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Comet ISON vanishes as it circles the sun

Comet ISON appears to have flown too close to the surface of the sun Thursday and vanished as it circled the fiery surface, astronomers said. The large block of ice and rock had been expected to skim just 730,000 miles (1.17 million kilometers) above the sun's surface around 1830 GMT. It was estimated that ISON would undergo temperatures of 4,900 degrees Fahrenheit (2,700 Celsius) and lose three million tonnes of its mass per second as it made its journey around the sun. Most astronomers had predicted that ISON would not survive the trip.

Gold rush in space? Asteroid miners prepare, but eye water first

By Susan Thomas LONDON (Reuters) - Mining in space is moving from science fiction to commercial reality but metals magnates on this planet need not fear a mountain of extraterrestrial supply - the aim is to fuel human voyages deeper into the galaxy.

Two killed in Russian space centre accident

Two officers were killed Tuesday and three hospitalised with toxic burns suffered during a chemical spill at Russia's Plesetsk military launch pad, the defence ministry said. The accident happened while the soldiers were cleaning a nitrogen gas tank during routine maintenance, Russian news agencies quoted a defence ministry official as saying. The ministry did not disclose details of the accident, saying only that it was caused "by the officers' failure to follow safety procedures."

European satellite burns up after plunging into Earth's atmosphere

By Irene Klotz CAPE CANAVERAL, Florida (Reuters) - A 1-ton European science satellite plunged back into Earth's atmosphere and incinerated with debris most likely landing in the southern regions of the Atlantic Ocean, officials said on Monday. The last contact by ground tracking stations with Europe's Gravity field and steady-state Ocean Circulation Explorer, known as GOCE, was at 5:42 p.m. EST (2242 GMT) on Sunday as the spacecraft flew just 75 miles above Antarctica, the European Space Agency said.

European science satellite disintegrates: space agency

A spent science satellite that had measured Earth's gravity field reentered the atmosphere on Sunday night and mostly disintegrated as planned, the European Space Agency (ESA) said Monday. An estimated 25 percent of the one-tonne GOCE satellite reached the Earth's surface over the southernmost regions of the South Atlantic ocean, it said, and "no damage to property has been reported". Scientists had predicted that several dozen fragments of GOCE, totalling some 200 kilogrammes (440 pounds) -- about the weight of car engine -- would survive contact with the atmosphere.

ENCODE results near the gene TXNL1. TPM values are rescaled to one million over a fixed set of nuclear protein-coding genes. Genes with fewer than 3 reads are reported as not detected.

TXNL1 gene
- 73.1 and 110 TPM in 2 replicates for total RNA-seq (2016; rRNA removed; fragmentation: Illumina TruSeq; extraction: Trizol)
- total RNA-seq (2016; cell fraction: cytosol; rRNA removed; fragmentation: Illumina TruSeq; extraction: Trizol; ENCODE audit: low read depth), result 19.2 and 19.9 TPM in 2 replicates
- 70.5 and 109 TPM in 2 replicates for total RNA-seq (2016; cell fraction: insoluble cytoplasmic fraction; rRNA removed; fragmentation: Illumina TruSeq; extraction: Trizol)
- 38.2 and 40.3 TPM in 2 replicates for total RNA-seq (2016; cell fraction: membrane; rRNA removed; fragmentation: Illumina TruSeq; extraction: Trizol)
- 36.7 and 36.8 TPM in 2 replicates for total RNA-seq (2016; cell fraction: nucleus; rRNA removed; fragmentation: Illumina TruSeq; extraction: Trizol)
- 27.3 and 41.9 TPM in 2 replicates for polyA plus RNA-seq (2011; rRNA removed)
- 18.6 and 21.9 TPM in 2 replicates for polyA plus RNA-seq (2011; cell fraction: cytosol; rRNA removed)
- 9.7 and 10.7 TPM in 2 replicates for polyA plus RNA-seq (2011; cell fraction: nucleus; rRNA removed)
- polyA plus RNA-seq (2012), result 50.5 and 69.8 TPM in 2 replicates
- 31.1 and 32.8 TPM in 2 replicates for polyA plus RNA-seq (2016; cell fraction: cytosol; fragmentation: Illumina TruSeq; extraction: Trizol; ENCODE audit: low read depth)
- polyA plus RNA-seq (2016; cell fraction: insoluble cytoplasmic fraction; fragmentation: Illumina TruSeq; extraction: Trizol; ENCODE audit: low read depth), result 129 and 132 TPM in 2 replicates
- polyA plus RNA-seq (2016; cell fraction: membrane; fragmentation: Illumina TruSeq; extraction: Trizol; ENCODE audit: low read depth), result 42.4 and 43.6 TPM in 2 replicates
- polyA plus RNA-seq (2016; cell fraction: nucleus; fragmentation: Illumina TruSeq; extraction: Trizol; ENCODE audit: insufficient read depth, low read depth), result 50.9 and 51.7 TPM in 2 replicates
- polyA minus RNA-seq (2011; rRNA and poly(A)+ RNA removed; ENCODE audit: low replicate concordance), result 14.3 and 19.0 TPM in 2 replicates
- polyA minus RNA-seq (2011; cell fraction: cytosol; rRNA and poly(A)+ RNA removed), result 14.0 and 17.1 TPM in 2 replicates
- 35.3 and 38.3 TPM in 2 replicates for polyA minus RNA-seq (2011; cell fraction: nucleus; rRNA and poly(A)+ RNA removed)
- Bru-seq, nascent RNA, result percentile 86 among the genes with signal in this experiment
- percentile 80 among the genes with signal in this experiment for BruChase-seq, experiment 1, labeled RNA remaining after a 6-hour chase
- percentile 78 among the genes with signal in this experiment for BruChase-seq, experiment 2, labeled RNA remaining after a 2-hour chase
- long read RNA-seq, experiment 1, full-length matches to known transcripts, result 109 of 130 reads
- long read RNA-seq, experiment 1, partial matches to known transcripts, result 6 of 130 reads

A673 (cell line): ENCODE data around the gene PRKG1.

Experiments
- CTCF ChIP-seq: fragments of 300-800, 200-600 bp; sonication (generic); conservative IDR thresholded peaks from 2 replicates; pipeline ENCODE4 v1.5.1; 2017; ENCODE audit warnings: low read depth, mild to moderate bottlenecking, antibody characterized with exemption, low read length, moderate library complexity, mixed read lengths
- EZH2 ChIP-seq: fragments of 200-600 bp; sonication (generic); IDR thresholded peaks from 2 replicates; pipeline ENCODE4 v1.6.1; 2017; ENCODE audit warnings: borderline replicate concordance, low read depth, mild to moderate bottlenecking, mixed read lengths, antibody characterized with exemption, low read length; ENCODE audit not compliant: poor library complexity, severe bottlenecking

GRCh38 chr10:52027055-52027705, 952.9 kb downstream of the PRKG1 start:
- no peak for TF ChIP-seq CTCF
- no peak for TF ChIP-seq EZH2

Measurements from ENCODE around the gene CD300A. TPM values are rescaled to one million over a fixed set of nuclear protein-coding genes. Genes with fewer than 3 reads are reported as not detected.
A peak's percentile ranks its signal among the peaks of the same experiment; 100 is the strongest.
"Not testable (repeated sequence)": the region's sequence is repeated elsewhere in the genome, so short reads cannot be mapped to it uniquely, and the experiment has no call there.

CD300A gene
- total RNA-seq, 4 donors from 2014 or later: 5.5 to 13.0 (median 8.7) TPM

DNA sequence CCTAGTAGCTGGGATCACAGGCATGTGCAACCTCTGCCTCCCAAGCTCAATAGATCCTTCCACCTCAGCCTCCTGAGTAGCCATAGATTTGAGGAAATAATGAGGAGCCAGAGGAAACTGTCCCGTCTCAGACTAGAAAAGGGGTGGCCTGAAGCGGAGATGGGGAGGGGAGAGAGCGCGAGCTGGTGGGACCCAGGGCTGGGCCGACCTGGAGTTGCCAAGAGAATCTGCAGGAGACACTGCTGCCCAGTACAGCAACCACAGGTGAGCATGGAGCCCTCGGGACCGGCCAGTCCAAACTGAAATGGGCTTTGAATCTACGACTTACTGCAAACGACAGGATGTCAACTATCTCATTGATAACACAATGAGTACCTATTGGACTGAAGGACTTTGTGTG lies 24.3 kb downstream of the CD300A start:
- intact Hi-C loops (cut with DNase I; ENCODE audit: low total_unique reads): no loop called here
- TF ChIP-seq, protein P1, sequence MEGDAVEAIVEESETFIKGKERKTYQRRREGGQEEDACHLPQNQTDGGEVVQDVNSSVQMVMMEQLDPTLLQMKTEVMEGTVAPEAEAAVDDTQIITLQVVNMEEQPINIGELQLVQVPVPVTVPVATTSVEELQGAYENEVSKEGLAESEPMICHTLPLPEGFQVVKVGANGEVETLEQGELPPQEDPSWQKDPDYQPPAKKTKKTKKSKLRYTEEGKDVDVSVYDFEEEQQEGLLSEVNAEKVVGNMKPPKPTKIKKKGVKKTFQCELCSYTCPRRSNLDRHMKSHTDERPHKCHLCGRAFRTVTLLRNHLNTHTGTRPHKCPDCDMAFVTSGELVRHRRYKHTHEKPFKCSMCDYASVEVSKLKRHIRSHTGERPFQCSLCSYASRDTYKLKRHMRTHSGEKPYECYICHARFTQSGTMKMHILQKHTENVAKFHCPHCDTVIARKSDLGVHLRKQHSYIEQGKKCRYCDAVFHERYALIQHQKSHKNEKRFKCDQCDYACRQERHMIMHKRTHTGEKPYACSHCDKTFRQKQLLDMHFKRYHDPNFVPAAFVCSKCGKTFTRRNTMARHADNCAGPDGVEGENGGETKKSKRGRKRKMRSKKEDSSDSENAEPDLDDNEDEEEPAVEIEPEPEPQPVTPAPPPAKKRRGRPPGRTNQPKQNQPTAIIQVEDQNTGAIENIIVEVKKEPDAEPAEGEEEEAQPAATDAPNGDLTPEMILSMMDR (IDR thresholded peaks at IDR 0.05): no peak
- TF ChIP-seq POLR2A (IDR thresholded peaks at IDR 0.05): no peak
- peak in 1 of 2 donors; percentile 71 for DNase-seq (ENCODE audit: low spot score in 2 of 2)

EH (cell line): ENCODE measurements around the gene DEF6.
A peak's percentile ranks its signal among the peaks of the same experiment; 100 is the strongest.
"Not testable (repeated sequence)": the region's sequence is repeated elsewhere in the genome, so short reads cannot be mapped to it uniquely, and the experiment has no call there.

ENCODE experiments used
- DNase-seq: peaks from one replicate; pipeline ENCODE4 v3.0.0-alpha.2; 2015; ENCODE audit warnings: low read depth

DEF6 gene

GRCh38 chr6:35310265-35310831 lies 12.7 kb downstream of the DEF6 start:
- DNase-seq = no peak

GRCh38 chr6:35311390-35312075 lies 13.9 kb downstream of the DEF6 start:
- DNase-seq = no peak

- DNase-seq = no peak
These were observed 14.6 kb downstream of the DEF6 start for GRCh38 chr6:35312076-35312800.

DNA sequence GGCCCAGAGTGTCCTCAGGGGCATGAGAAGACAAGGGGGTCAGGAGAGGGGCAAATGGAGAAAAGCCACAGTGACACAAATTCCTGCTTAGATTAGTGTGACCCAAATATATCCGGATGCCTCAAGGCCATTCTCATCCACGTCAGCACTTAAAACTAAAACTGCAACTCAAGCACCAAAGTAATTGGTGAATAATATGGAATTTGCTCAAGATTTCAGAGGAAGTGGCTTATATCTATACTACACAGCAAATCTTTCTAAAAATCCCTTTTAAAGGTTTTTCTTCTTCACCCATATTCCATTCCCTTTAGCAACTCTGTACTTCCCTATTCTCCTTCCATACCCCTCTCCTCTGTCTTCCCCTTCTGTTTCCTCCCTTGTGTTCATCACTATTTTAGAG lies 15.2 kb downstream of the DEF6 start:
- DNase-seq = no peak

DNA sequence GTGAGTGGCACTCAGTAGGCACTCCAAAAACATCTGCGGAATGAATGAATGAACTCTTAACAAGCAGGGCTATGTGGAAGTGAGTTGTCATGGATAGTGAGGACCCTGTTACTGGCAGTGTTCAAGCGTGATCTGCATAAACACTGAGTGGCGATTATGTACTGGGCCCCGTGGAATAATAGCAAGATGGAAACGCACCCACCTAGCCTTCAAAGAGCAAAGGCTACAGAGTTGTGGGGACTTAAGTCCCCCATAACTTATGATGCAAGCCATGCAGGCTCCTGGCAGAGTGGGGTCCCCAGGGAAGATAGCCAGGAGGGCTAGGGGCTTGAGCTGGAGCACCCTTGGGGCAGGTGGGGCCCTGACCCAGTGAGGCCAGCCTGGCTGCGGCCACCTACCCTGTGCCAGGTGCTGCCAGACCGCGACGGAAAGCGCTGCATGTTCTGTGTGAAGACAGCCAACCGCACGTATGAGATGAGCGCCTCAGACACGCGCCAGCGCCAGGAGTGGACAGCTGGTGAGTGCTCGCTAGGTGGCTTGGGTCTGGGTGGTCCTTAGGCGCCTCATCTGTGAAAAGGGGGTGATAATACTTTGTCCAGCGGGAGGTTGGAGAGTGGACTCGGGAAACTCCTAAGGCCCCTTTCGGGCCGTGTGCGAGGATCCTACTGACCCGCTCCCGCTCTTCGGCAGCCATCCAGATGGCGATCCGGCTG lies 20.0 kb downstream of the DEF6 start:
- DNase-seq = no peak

European science satellite disintegrates: space agency

A spent science satellite that had measured Earth's gravity field reentered the atmosphere on Sunday night and mostly disintegrated as planned, the European Space Agency (ESA) said Monday. As expected, an estimated 25 percent of the one-tonne GOCE satellite reached the Earth's surface, said an ESA statement, but "no damage to property has been reported". It did not say where the fragments hit.

Italy warns of 'minimal' risk of satellite debris

Italian officials warned there was a "minimal" risk that debris from a defunct European satellite re-entering the atmosphere could hit Italy late Sunday or early Monday. "It is not yet possible to exclude the possibility, even minimal, that one or several fragments could fall on Italy in two windows of time," the Civil Protection agency said in a statement. It said debris from the satellite "potentially" could hit between 1844 and 1924 GMT Sunday and between 0648 and 0728 GMT Monday.

European science satellite to break up late Sunday

Fragments from a science satellite are likely to crash to Earth late Sunday or early Monday after the one-tonne probe breaks up at the end of its mission, the European Space Agency (ESA) said on Friday. In a statement, the agency said when and where the pieces would land was still unclear. Experts have previously said the statistical risk to humans is remote. Several dozen fragments totalling around 200 kilos (440 pounds), or about the weight of car engine, will survive contact with the atmosphere, according to computer models.

Scientists expect 'dead' European satellite will crash to Earth early next week

BERLIN - The European Space Agency says its GOCE research satellite will crash to Earth on Sunday night or during the day on Monday, but debris is unlikely to cause any casualties. Scientists say the 1,100-kilogram (2,425-pound) satellite already has fallen to an altitude of 170 kilometres (105 miles) and is spiraling steadily downward. Once it reaches an altitude of 80 kilometres (50 miles) the earth observation satellite will break apart and four-fifths will burn in the atmosphere.

Six-tailed asteroid stuns scientists

A strange asteroid that appears to have multiple rotating tails has been spotted with NASA's Hubble telescope between Mars and Jupiter, astronomers said Thursday. Instead of appearing as a small point of light, like most asteroids, this one has half a dozen comet-like dust tails radiating out like spokes on a wheel, said the report in Astrophysical Journal Letters. "It's hard to believe we're looking at an asteroid," said lead investigator David Jewitt, a professor in the University of California Los Angeles Department of Earth and Space Sciences.
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